After 226 days in federal prison, and nearly two weeks after his father began a “non-stop” vigil, Josh Wolf is free.
Wolf was jailed for longer than any journalist in U.S. history for protecting source material requested by the feds. Wolf refused to turn over video he shot of a chaotic 2005 San Francisco street protest during the G-8 summit. The courts issued him a subpoena after parts of the video (originally posted at IndyBay) were picked up by the mainstream media.
After posting the full, unedited video on his Web site (also embedded below), the prosecution announced that Wolf had complied with the terms of the grand jury subpoena, and the judge approved his release.
“Journalists absolutely have to remain independent of law enforcement,’ he said as he left the prison. “Otherwise, people will never trust journalists.’
In his post accompanying the video (which he uploaded to Blip.tv), Wolf wrote:
During the course of this saga I have repeatedly offered to allow a judge to be the arbiter over whether or not my video material has any evidentiary value. Today, you the public have the opportunity to be the judge and I am confident you will see, as I do, that there is nothing of value in this unpublished footage.
I was kind of struck by this article in the NY Times yesterday. Most of the controversy in international sport seems to stem from corruption at the highest levels of the organizations be it FIFA or the IOC. But, according to this article, athletes at the Pan Am Games in Brazil this summer will be banned from blogging. I find this kind of appalling as it entirely counters the history of sport as a form of entertainment. For no reason that I can deduce, this practice of banning blogging, which has spread to Rugby and the Olympics as well, only shortchanges the sports world (it’s few stars and billions of fans) in this digital age of increased interactivity and transparency.
Or, as a sports ethics researcher says in the article, “The danger is that no real discussion about events on and off the sports field can take place, reducing us to millions of passive sports-consuming robots.â€
Some obvious examples point out the idiocy of this policy. Politicians now engage with their constituents online, as do musicians and other celebrities… Washington Post columnists are expected to participate in live online chat’s with readers.
In fact, today’s athletes and global icons should be encouraged to blog. They deserve the opportunity to add dimensions to their personalities why are already so public. Eventually this could influence society into thinking that American Idol isn’t the pinnacle, but in fact is about as irrelevant a form of expression as an assist in soccer or Donald Trump’s egotastical media contribution, The Apprentice.
Researchers like Jane McGonigal believe the future of games, particularly of games in education, government or industry, might well lie in players’ ability to work together to solve problems. This extends to both ubiquitous, online games and virtual worlds and in real-life gaming and sport.
Ah, but I ramble. Some interesting sport-celeb blogs include the NBA’s Gilbert Arenas’ Agent Zero Blog. Nate(dogg) Robinson’s The gr8 Life blog is excellent. The Bulls’ Ben Gordon blogs on his MySpace page, UFC fighter Evan Tanner is also on MySpace. There are NFL player blogs, (also a good read — the archived entries of former NFL player Ricky Williams.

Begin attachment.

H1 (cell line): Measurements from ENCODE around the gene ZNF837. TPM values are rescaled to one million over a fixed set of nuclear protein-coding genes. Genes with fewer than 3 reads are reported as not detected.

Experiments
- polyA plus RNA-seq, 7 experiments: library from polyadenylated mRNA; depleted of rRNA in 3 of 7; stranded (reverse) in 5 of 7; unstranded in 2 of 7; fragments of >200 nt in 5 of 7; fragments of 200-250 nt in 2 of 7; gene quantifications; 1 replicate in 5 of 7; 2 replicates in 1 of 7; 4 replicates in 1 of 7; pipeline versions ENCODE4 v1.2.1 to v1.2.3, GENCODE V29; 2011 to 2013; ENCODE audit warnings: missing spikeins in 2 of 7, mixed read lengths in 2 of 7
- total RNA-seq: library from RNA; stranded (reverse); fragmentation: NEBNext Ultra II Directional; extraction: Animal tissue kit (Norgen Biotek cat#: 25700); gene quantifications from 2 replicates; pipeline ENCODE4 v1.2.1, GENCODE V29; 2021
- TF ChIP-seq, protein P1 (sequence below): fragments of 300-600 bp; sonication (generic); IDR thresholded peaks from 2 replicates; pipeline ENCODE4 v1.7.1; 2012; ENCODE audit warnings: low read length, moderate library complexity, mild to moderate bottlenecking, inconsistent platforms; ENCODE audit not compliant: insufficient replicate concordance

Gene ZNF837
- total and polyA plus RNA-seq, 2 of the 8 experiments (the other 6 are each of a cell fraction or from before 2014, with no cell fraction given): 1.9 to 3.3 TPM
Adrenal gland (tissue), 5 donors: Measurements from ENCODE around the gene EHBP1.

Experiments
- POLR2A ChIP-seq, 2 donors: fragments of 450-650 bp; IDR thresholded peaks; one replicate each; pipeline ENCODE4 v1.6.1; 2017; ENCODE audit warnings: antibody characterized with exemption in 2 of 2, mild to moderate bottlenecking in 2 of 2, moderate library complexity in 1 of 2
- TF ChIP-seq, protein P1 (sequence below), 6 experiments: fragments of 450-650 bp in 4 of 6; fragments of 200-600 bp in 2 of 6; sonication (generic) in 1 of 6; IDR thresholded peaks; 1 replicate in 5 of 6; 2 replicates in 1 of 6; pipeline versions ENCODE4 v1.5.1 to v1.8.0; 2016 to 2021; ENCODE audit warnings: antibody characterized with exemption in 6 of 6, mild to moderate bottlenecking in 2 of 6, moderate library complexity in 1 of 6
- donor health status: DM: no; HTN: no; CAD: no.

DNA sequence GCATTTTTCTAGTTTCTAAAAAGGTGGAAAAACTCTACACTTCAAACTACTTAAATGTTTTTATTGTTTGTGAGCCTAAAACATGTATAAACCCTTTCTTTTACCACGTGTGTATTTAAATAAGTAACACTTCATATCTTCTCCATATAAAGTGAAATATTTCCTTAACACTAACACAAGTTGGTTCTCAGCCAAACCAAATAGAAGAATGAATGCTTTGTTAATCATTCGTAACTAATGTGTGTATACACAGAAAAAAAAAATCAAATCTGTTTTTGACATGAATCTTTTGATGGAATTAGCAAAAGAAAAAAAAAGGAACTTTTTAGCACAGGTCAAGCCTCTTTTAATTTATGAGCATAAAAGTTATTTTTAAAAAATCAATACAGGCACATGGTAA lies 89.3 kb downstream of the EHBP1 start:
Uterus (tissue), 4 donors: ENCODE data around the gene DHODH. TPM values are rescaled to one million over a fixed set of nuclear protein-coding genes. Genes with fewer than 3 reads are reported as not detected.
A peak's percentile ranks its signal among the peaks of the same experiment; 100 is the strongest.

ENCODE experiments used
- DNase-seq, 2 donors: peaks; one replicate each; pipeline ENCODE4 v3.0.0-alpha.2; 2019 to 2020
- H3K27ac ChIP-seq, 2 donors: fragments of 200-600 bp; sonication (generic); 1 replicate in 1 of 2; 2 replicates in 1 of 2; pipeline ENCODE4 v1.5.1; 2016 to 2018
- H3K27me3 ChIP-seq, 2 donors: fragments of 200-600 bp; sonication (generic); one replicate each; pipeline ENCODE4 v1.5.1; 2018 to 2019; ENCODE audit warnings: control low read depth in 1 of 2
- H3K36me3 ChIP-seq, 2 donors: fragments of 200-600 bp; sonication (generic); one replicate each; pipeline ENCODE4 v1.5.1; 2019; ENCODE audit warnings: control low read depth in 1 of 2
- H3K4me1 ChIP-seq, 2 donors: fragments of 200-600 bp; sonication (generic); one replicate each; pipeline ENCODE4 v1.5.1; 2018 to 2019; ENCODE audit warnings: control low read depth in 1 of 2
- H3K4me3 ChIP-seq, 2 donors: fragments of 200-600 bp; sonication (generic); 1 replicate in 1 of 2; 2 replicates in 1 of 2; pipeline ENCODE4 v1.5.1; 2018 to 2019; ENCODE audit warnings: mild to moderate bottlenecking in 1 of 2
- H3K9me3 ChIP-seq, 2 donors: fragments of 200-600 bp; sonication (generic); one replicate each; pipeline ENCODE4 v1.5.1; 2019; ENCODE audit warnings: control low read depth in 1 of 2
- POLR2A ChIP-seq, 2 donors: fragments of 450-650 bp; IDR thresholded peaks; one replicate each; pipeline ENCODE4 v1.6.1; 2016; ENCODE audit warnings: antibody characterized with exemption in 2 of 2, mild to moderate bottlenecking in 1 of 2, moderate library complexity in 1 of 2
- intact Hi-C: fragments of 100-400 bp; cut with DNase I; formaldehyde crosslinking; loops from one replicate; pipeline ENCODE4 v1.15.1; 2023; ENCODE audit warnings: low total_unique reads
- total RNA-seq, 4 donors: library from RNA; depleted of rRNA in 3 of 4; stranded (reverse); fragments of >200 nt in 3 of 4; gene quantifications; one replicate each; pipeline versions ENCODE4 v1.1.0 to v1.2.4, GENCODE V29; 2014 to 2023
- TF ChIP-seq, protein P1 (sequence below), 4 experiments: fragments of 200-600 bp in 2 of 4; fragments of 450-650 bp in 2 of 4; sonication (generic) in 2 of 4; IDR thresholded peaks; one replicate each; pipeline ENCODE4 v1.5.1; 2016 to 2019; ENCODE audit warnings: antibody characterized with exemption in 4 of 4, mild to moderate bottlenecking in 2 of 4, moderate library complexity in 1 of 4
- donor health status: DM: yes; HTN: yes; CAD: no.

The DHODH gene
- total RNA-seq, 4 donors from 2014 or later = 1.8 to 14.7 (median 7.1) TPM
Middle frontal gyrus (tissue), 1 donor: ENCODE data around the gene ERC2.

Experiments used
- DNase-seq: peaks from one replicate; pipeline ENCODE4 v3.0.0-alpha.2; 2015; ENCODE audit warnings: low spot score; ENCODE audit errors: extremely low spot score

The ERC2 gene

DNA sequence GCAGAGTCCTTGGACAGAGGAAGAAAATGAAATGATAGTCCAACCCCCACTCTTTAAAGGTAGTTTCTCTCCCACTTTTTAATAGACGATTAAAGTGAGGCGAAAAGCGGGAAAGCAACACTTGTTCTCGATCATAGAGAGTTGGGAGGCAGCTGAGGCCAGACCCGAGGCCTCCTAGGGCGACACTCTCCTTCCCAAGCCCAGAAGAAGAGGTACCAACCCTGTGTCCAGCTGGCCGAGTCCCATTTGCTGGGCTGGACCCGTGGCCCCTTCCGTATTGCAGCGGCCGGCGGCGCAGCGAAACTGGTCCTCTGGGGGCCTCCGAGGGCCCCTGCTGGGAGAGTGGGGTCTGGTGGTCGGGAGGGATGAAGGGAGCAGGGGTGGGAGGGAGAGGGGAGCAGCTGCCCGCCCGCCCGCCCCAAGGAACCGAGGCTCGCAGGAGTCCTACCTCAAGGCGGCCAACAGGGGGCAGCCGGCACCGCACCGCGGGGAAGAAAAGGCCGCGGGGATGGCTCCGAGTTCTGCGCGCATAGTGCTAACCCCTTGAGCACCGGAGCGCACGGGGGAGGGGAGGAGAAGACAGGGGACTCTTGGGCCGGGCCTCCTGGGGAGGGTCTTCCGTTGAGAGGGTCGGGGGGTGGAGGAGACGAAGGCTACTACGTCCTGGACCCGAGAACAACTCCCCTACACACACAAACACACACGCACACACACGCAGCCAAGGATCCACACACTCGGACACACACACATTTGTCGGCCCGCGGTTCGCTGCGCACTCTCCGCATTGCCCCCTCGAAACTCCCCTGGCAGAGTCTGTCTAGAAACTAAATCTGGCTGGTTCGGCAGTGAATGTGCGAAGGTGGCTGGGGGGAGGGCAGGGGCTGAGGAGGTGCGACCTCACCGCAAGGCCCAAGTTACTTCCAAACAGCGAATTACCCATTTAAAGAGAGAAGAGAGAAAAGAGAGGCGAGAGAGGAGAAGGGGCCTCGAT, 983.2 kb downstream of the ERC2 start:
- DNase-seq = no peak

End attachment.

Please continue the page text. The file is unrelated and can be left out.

I’m befuddled to learn that a March 28 lunchtime discussion at USC Annenberg with Perez Hilton (aka Mario Armando Lavandeira Jr.) was not canceled by the school, but by Hilton himself.
It’s not mandatory to hold one’s blogging standards up to the those embedded in the rigid ethics taught at a Journalism and Communication school, but inviting someone so painfully lacking in journalistic integrity to speak as a role model to an admiring student body?
I’m pretty sure Annenberg didn’t invite Jayson Blair or Stephen Glass after they were unceremoniously canned for their breaches of journalistic integrity.
The students who would have filled Room 207 at Annenberg for this event may not have been aware that Hilton is the defendant in an ongoing $7.6M copyright infringement lawsuit. While I’m a strong proponent of fair use, and believe copyright rules need to be revised for the digital age, Hilton’s fair use defense doesn’t stand a chance. He stole copyrighted, non-Commons-licensed photos from multiple journalists, bloggers, news agencies and photographers alike and re-used them on his hugely popular (and profitable) Web site. More recently, he was sued for posting topless photos of Jennifer Aniston.
Had he not been too chicken to show up (and I hope he reconsiders) I would give my colleagues the opportunity to ask as many questions as they want: how does it feel to party with Paris and Linds? OMG what are you gonna wear when you host MTV’s Australian Music Video Awards? After all, it was billed not as a discussion on journalistic ethics but as “An Insider’s Take on Celebrity Culture, Blogging, and Gays in Hollywood.”
But I sure hope I wouldn’t be the only one (I’d wait until the end of the hour) to out him as a decent model for snuffing out gossip and aspiring young celeb-bloggers, but an even better example of journalism-gone-wrong and how ethics and laws still apply as equally to the blogosphere as they do to print and radio/TV.
photo by Mai Le via flickr.